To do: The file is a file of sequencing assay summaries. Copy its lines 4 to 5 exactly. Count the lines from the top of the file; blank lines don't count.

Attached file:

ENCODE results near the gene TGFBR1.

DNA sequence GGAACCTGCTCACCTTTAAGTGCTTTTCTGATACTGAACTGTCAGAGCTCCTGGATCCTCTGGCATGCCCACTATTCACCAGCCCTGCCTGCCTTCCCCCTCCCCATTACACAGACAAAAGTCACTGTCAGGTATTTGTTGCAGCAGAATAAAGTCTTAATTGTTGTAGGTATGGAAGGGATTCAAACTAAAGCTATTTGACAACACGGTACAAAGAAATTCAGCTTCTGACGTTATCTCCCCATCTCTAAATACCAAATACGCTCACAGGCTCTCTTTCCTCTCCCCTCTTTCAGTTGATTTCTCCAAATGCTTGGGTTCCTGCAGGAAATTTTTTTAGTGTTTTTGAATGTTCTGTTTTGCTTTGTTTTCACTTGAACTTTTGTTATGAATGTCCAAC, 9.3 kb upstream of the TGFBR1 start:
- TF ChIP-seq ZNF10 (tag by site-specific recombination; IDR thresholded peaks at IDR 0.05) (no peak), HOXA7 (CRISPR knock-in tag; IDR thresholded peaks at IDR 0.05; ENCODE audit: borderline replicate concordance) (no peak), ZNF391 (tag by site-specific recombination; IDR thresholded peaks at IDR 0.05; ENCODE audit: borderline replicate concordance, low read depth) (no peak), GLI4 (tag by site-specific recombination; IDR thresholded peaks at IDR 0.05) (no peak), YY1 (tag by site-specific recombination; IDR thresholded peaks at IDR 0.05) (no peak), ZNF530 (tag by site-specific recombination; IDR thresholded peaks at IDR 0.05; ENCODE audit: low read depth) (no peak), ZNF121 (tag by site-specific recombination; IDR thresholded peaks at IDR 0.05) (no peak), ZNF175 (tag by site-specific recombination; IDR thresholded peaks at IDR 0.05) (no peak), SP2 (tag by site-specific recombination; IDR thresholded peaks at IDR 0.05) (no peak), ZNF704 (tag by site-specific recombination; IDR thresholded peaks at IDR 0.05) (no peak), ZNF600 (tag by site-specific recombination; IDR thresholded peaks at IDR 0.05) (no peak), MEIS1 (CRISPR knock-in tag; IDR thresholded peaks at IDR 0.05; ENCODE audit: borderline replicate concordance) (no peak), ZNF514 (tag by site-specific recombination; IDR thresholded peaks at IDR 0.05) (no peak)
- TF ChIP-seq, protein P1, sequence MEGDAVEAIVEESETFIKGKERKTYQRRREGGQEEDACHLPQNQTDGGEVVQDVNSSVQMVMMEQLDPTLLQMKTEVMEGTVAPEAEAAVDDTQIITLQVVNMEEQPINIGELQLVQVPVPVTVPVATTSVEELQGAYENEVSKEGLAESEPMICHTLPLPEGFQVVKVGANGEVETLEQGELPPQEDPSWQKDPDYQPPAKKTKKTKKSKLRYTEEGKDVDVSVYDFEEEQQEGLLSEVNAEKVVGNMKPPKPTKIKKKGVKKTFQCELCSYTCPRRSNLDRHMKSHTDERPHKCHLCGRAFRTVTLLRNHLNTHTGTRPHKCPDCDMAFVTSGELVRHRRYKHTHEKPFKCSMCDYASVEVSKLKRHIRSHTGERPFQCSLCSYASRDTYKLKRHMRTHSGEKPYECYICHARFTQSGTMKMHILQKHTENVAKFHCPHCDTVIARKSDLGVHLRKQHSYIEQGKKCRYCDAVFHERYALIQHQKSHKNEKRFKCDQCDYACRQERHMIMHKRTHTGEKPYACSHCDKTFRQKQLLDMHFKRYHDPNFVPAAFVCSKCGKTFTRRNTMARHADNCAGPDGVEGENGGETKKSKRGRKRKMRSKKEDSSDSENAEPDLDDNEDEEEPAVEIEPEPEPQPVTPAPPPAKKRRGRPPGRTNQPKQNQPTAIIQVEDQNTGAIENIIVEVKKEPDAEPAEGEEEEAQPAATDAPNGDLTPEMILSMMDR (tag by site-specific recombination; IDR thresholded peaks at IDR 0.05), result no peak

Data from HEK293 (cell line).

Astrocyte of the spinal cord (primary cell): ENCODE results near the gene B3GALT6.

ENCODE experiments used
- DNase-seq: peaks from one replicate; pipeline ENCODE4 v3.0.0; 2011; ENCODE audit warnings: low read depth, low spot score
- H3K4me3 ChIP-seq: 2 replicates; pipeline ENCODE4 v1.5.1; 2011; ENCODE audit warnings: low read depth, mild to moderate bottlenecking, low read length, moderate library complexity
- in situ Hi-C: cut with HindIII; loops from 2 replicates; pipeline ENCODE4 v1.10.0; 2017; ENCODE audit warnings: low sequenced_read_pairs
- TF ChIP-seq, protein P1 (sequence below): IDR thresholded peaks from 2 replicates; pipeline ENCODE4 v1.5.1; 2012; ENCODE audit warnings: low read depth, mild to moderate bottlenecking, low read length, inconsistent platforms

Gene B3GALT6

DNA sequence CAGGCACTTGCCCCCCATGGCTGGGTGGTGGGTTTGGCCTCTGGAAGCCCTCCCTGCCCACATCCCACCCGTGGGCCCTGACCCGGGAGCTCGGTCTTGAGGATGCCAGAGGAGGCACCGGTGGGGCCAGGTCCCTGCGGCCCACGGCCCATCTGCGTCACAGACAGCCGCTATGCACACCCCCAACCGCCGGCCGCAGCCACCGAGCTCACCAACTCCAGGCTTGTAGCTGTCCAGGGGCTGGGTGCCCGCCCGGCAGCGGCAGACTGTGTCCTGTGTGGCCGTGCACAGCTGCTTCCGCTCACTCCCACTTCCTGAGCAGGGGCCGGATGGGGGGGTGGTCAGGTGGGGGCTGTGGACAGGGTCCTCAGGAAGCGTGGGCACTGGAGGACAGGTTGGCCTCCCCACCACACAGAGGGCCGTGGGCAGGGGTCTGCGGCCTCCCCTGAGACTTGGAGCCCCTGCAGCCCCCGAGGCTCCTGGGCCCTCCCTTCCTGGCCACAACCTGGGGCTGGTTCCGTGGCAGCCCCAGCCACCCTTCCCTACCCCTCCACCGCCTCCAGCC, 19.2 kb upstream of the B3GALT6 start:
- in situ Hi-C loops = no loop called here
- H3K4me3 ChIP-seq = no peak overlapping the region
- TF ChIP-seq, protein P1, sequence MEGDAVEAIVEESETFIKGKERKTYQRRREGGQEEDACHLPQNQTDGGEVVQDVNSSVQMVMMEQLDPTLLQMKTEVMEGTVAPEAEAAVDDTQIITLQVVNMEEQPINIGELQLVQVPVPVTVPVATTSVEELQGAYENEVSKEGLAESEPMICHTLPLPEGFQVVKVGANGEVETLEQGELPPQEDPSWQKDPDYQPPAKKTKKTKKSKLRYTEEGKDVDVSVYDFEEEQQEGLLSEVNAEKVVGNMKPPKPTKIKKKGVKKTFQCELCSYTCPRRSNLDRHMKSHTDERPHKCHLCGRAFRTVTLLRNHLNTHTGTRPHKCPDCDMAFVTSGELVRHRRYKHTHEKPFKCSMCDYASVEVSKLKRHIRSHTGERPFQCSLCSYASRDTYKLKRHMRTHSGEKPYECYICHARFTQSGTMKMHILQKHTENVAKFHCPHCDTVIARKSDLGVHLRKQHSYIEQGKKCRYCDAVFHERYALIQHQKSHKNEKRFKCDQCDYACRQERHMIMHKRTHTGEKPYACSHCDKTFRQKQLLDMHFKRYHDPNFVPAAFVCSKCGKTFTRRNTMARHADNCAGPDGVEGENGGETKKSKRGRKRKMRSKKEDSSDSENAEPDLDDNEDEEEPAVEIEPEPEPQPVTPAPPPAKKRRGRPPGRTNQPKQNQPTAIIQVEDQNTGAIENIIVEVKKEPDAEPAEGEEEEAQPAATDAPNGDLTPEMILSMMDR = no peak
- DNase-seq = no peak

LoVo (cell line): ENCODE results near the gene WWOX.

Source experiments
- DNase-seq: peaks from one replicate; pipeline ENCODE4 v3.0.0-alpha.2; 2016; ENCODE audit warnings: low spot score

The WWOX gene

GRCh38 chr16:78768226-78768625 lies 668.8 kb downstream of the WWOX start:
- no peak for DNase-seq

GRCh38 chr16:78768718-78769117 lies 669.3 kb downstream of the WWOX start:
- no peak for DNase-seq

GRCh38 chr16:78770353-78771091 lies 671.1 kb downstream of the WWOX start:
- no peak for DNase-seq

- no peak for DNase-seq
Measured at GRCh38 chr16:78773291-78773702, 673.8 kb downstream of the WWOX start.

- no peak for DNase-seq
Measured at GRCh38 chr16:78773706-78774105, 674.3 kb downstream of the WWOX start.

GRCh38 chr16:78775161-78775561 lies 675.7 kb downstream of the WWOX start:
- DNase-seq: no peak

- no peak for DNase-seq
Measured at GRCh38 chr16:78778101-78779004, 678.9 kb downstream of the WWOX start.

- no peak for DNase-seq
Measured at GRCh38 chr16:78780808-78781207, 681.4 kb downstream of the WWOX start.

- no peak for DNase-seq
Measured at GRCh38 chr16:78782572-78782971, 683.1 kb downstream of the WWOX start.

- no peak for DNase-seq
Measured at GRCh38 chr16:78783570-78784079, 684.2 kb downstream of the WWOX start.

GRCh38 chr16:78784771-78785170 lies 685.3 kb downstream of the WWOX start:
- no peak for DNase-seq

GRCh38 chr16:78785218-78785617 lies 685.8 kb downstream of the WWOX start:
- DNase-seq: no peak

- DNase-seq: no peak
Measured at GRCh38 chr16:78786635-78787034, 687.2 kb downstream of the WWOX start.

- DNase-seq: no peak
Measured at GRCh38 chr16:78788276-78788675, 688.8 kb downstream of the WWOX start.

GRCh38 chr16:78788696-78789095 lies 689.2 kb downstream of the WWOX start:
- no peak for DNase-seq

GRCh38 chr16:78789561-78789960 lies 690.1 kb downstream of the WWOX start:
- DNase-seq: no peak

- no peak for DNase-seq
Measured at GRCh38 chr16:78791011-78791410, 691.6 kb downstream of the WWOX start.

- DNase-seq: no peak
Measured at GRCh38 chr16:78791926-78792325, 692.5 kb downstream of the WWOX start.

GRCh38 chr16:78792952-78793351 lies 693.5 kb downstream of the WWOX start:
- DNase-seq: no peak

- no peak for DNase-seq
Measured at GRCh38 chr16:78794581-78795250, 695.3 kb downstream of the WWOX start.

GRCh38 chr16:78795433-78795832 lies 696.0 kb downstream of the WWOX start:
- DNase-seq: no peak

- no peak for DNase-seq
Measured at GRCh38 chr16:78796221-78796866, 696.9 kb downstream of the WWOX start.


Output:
- TF ChIP-seq, protein P1, sequence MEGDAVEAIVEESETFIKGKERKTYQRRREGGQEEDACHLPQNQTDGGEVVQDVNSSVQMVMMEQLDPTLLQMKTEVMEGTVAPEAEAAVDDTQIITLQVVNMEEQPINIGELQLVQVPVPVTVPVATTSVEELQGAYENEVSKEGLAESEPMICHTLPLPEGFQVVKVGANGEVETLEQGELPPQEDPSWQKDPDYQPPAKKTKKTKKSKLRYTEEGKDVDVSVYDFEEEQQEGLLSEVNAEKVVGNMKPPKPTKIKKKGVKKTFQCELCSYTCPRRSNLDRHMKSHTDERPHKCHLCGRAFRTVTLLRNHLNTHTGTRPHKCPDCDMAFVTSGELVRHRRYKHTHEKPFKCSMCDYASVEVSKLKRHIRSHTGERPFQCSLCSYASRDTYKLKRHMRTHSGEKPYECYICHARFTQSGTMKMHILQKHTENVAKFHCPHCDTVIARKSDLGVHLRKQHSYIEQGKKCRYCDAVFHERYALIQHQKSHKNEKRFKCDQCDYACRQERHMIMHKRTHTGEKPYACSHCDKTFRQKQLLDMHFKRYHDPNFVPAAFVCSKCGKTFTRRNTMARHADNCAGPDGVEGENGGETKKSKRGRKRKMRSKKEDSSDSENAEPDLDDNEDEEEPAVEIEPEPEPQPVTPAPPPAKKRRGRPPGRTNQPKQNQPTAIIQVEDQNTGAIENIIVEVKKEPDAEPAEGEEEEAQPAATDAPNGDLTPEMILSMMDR (tag by site-specific recombination; IDR thresholded peaks at IDR 0.05), result no peak

Data from HEK293 (cell line).